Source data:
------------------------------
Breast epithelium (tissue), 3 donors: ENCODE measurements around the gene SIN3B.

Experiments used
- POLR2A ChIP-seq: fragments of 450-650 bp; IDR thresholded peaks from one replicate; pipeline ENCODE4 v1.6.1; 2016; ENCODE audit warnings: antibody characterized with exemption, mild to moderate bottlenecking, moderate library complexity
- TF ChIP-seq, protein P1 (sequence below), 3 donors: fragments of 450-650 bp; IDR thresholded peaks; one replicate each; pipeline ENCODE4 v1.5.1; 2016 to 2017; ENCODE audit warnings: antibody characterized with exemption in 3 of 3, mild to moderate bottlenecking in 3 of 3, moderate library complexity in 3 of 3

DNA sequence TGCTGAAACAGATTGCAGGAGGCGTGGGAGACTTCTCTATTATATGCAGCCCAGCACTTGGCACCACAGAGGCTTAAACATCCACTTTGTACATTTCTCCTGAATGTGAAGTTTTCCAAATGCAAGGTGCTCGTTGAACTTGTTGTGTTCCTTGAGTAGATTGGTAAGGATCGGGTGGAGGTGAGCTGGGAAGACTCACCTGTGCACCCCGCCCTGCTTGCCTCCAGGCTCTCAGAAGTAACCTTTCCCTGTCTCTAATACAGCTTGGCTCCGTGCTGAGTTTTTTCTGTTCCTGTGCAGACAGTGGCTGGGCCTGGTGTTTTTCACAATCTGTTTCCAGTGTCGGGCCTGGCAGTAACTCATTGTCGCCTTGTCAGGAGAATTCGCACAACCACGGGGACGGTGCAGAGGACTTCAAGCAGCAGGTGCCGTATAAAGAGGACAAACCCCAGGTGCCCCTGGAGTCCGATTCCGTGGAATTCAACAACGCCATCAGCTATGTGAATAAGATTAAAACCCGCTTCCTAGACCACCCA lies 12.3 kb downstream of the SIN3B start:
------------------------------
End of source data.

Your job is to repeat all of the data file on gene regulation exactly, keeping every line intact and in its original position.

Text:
Breast epithelium (tissue), 3 donors: ENCODE measurements around the gene SIN3B.

Experiments used
- POLR2A ChIP-seq: fragments of 450-650 bp; IDR thresholded peaks from one replicate; pipeline ENCODE4 v1.6.1; 2016; ENCODE audit warnings: antibody characterized with exemption, mild to moderate bottlenecking, moderate library complexity
- TF ChIP-seq, protein P1 (sequence below), 3 donors: fragments of 450-650 bp; IDR thresholded peaks; one replicate each; pipeline ENCODE4 v1.5.1; 2016 to 2017; ENCODE audit warnings: antibody characterized with exemption in 3 of 3, mild to moderate bottlenecking in 3 of 3, moderate library complexity in 3 of 3

DNA sequence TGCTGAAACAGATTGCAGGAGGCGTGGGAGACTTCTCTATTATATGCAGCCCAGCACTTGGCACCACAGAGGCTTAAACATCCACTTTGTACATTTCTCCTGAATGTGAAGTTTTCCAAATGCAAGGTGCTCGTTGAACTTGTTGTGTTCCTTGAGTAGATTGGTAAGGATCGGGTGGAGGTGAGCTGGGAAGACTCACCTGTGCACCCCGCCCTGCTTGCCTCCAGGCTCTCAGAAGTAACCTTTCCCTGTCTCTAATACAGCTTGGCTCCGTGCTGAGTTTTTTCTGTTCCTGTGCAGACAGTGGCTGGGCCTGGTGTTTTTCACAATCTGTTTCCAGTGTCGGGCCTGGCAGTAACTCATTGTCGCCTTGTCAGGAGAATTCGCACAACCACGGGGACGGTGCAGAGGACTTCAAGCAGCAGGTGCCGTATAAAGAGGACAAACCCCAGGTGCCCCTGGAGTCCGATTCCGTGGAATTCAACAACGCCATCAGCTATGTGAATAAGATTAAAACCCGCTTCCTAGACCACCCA lies 12.3 kb downstream of the SIN3B start: